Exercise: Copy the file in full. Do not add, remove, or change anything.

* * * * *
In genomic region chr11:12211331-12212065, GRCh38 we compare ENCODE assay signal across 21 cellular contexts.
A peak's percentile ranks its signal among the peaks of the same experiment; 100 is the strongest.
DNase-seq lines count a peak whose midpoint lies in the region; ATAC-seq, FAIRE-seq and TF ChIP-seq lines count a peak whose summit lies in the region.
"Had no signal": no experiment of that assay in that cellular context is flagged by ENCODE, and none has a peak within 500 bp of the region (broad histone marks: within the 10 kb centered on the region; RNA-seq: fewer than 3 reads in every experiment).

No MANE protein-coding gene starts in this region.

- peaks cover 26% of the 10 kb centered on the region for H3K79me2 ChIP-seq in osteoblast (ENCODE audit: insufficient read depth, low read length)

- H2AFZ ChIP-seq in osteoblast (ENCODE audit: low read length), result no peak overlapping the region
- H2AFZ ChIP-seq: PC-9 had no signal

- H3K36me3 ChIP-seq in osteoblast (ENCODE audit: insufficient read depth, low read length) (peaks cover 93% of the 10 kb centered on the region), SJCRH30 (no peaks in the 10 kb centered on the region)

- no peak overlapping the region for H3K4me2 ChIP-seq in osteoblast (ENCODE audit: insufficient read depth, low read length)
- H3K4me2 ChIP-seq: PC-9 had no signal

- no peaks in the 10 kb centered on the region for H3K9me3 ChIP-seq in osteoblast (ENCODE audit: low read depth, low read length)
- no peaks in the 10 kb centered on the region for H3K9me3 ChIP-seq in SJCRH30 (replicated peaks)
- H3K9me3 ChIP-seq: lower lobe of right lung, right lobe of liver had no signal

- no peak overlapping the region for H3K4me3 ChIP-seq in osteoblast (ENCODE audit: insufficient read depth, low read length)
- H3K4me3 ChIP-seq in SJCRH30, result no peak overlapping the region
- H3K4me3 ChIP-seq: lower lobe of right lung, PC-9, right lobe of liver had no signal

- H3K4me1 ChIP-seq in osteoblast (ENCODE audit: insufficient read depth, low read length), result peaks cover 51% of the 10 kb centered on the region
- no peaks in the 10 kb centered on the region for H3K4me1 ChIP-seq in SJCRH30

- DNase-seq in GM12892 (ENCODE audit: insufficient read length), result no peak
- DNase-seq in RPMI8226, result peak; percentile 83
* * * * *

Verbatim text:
In genomic region chr11:12211331-12212065, GRCh38 we compare ENCODE assay signal across 21 cellular contexts.
A peak's percentile ranks its signal among the peaks of the same experiment; 100 is the strongest.
DNase-seq lines count a peak whose midpoint lies in the region; ATAC-seq, FAIRE-seq and TF ChIP-seq lines count a peak whose summit lies in the region.
"Had no signal": no experiment of that assay in that cellular context is flagged by ENCODE, and none has a peak within 500 bp of the region (broad histone marks: within the 10 kb centered on the region; RNA-seq: fewer than 3 reads in every experiment).

No MANE protein-coding gene starts in this region.

- peaks cover 26% of the 10 kb centered on the region for H3K79me2 ChIP-seq in osteoblast (ENCODE audit: insufficient read depth, low read length)

- H2AFZ ChIP-seq in osteoblast (ENCODE audit: low read length), result no peak overlapping the region
- H2AFZ ChIP-seq: PC-9 had no signal

- H3K36me3 ChIP-seq in osteoblast (ENCODE audit: insufficient read depth, low read length) (peaks cover 93% of the 10 kb centered on the region), SJCRH30 (no peaks in the 10 kb centered on the region)

- no peak overlapping the region for H3K4me2 ChIP-seq in osteoblast (ENCODE audit: insufficient read depth, low read length)
- H3K4me2 ChIP-seq: PC-9 had no signal

- no peaks in the 10 kb centered on the region for H3K9me3 ChIP-seq in osteoblast (ENCODE audit: low read depth, low read length)
- no peaks in the 10 kb centered on the region for H3K9me3 ChIP-seq in SJCRH30 (replicated peaks)
- H3K9me3 ChIP-seq: lower lobe of right lung, right lobe of liver had no signal

- no peak overlapping the region for H3K4me3 ChIP-seq in osteoblast (ENCODE audit: insufficient read depth, low read length)
- H3K4me3 ChIP-seq in SJCRH30, result no peak overlapping the region
- H3K4me3 ChIP-seq: lower lobe of right lung, PC-9, right lobe of liver had no signal

- H3K4me1 ChIP-seq in osteoblast (ENCODE audit: insufficient read depth, low read length), result peaks cover 51% of the 10 kb centered on the region
- no peaks in the 10 kb centered on the region for H3K4me1 ChIP-seq in SJCRH30

- DNase-seq in GM12892 (ENCODE audit: insufficient read length), result no peak
- DNase-seq in RPMI8226, result peak; percentile 83